Every Hacker Has a Story Don't They?
Imagine a large room full of wires splayed across tabletops and a robotic limb sitting obvious, smug and center.
Amir Hessabi can - a 19 year old (almost) junior at Southwestern University, responsible for creating the Robot Hand. When asked how he built his invention, he responded, "I just purchased a toy on Amazon, mounted it with motors, and the motors even cost less than $10." Amir's team came in 2nd place in this year's NUI Central Kinect for Windows Hackathon held on June 20/21 at Startup Grind in New York City.
Digital projections of sand dunes cast shadows of mines strewn across fields in Afghanistan, the difference here being that you can learn more about the history of mine deployment, their cost, and disarmament, simply by "stepping" on one, virtually that is, using the app “Sweeper”. Developers at Critical Mass used Microsoft's Kinect Ripple prototype to create the mine field simulation, an experience for those curious about what it might be like living in other conflict countries.
Working nearby was Peter Blanchfield, a Computer Science Professor from Nottingham University in the UK. He didn’t think twice about booking into a trashy hotel across the street to take part firsthand and get a chance to meet other curiosities who travelled near and far to experience New York City's summer heat. Blanchfield met up with Philip Noonan, another participant who also joined from the UK to take part as a member of team 'Light Speed', bagging first place.
This year's participants had a chance to tinker with the latest SDK for Microsoft's Kinect v2 alongside other developers, designers and enthusiasts. Teams formed organically around ideas of interest and groups competed to discover new ways of thinking, reimagining the capabilities of the sensors when fused with creativity.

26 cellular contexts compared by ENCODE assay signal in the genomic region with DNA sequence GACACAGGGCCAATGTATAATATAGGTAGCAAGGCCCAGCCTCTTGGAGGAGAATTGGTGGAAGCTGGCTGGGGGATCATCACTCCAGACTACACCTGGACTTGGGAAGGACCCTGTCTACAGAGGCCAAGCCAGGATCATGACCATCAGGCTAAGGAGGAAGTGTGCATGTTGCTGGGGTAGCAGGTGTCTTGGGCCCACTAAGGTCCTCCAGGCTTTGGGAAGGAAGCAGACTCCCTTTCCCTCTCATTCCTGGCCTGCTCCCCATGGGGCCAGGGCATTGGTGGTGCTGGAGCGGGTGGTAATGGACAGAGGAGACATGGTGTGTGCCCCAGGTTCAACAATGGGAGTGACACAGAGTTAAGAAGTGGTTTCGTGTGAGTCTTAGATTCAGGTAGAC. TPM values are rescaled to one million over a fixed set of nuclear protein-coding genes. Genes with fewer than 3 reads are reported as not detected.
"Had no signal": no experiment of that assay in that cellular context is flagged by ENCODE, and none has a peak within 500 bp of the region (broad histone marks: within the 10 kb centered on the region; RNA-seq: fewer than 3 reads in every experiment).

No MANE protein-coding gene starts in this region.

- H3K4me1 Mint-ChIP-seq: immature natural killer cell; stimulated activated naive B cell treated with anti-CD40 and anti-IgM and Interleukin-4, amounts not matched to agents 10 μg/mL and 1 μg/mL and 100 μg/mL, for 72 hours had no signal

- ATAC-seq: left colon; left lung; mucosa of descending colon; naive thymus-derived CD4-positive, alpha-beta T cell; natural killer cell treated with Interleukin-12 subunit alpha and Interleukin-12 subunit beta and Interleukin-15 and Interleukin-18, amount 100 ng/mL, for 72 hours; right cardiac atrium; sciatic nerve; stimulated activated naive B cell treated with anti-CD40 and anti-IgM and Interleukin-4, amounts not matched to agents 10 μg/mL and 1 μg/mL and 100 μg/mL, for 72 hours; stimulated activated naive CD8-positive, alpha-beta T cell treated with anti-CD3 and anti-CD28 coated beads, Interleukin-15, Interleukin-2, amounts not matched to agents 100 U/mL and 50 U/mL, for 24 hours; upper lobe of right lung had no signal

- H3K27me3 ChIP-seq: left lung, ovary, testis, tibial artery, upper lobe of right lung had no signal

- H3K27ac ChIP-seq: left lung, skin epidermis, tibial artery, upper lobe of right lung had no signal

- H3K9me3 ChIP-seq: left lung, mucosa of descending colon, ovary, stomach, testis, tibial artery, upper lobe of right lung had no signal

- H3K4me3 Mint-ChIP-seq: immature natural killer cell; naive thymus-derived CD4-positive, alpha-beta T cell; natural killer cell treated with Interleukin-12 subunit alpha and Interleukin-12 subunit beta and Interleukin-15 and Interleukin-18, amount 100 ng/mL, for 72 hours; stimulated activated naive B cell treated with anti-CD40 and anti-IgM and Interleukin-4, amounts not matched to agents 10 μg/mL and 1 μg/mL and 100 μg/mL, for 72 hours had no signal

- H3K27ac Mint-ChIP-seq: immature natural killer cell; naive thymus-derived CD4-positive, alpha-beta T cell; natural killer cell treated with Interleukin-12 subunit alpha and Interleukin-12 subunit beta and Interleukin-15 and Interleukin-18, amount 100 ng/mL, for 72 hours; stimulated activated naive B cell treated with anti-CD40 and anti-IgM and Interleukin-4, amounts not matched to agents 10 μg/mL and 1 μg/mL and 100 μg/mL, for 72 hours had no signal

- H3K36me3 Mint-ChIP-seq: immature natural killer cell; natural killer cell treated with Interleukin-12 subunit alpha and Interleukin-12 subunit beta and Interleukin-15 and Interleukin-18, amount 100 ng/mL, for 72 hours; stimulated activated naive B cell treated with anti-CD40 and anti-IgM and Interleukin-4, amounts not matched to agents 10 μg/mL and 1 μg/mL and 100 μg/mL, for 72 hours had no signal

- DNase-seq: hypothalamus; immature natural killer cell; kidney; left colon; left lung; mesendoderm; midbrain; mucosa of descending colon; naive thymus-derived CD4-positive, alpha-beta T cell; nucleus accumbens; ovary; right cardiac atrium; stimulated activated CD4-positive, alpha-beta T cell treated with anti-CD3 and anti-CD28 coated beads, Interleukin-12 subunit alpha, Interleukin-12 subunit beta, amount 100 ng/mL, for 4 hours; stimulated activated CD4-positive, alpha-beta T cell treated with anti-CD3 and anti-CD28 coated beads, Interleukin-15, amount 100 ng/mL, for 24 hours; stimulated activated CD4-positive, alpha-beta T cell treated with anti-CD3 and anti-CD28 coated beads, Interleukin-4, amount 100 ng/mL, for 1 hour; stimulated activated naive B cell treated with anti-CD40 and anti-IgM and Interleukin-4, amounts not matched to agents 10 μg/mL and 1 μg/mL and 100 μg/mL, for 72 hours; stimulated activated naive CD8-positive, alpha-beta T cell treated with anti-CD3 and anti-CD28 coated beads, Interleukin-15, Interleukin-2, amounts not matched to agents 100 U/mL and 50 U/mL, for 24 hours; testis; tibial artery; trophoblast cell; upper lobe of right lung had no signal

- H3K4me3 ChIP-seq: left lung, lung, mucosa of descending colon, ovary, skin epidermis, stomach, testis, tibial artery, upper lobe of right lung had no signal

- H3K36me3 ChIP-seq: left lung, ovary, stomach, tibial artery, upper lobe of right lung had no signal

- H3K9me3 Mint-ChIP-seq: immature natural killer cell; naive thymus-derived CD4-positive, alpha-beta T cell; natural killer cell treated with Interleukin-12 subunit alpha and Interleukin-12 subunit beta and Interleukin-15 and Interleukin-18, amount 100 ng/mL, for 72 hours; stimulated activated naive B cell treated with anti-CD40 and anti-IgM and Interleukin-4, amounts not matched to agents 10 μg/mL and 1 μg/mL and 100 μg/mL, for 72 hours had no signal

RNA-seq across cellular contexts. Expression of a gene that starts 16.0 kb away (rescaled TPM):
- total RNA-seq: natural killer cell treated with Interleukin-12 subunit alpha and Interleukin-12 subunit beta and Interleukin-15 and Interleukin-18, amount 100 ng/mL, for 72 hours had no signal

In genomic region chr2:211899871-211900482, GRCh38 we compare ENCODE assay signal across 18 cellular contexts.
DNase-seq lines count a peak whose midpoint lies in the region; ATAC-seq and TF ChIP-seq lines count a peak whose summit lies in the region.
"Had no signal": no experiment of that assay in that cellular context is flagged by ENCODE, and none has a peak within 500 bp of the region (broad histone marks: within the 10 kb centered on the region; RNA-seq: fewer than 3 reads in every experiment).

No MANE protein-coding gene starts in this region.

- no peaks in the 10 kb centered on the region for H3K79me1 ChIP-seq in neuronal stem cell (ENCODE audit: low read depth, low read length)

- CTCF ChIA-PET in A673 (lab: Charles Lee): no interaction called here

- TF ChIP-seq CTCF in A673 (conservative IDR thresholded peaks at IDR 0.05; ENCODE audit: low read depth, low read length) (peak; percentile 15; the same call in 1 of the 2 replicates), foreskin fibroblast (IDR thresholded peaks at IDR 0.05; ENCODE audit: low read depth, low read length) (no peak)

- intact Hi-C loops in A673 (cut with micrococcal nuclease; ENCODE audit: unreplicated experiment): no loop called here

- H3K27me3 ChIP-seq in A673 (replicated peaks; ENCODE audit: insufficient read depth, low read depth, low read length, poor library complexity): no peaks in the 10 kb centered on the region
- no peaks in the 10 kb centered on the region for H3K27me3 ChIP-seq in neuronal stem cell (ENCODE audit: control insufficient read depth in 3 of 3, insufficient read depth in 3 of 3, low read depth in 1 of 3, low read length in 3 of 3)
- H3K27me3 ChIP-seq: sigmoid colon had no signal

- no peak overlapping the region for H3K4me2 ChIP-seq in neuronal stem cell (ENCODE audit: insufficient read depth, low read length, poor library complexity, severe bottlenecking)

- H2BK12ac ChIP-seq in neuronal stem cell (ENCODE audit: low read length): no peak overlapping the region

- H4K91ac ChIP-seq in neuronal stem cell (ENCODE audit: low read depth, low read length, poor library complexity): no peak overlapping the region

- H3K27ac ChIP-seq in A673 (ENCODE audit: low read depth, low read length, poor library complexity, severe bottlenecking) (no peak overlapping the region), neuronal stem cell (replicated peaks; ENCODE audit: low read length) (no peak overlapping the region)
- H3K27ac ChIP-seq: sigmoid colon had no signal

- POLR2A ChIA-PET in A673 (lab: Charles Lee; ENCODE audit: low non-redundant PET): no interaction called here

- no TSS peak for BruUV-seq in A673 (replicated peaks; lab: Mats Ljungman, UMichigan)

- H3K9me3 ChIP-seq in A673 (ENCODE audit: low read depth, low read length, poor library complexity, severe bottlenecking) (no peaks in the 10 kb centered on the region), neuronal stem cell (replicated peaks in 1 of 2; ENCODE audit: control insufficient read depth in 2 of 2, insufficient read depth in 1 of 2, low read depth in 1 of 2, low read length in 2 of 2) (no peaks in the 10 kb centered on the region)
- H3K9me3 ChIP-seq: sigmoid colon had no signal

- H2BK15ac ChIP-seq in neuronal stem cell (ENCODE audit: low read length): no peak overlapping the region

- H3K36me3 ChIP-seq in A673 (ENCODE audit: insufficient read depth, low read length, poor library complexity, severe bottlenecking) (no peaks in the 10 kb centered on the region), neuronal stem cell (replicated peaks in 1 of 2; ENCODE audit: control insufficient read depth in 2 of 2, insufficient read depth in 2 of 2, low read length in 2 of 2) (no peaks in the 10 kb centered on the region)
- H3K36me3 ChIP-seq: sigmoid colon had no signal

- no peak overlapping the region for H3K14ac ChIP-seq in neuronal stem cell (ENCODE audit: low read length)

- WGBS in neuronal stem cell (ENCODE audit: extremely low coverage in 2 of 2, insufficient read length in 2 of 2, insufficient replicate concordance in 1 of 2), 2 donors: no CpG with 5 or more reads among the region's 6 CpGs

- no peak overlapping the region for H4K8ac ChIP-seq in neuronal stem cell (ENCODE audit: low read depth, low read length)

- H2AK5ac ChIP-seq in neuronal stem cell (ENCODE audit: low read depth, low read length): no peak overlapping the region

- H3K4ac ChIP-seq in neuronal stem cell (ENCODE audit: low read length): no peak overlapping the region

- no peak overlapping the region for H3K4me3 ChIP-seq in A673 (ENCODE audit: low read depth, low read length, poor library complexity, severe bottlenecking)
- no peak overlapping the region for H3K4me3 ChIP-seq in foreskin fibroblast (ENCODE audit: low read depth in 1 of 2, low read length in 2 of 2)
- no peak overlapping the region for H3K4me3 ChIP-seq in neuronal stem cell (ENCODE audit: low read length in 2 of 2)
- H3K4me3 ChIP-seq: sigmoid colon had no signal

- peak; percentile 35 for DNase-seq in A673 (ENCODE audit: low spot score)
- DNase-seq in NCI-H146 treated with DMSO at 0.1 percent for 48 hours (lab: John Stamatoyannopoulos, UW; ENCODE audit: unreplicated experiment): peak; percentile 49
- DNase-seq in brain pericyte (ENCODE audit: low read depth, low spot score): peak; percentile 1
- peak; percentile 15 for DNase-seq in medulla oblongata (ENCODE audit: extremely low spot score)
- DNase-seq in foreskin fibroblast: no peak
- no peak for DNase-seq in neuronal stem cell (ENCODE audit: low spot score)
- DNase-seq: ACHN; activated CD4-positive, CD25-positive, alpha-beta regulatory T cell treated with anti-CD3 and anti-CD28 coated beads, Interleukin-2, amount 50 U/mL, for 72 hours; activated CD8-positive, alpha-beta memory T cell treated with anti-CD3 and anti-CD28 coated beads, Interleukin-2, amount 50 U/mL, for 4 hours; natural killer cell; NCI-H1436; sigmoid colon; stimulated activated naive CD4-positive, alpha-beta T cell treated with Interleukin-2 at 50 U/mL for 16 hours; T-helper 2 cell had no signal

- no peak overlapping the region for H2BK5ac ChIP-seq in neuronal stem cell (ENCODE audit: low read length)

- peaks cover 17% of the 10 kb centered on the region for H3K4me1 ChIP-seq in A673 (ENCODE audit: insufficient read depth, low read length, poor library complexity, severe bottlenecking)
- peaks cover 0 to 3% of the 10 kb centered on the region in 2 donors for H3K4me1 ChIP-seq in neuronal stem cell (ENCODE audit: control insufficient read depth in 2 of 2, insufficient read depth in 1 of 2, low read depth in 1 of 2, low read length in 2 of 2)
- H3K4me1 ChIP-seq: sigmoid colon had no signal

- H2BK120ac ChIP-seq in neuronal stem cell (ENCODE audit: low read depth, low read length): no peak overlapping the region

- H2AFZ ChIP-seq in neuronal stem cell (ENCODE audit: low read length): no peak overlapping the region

Amir saw his first hackathon as a real opportunity since being chosen to take part in the Kinect Developer Program. He claims to have slept but 30 minutes during the 24 hour code/hack, where he "picked up a lot of C# programming skills" while working with team members from companies derivative:d, providing server management using a Raspberry Pi, and Imaging Technology Solutions, providing object detection services.
After moving to the US 5 years ago from Iran, Amir became interested in computer science and robotics after a brief stint with pre-med. "I've always been really good at math," he says.
When asked about the other inspiring inventions at the hackathon, Amir spoke of two particular favorites. The first was a virtual DJ using body mechanics such as gesture or jumping that trigger corresponding sounds and rhythms. The second was an app developed by Dwight Goins that acts as a virtual doctor. It uses a near-field Kinect sensor to detect vital signs and is accurate up to 1 centimeter away from the Kinect v2. Though it currently only detect a person's pulse rate, other extrapolations potentially include detection of breathing patterns, blood flow, and even jaundice, simply from sensing the color of a patient's face.
"It was really informative for me as a college student, as I learned so much that I couldn't get in the classroom," said Amir.
Ken Lonyai and Debra Benkler, co-founders of NUI Central imagine the future of natural user interfaces as a means to 'humanize' communication between humans and computers. Perhaps in the future, more computers can learn to adapt to human centered needs rather than the other way around.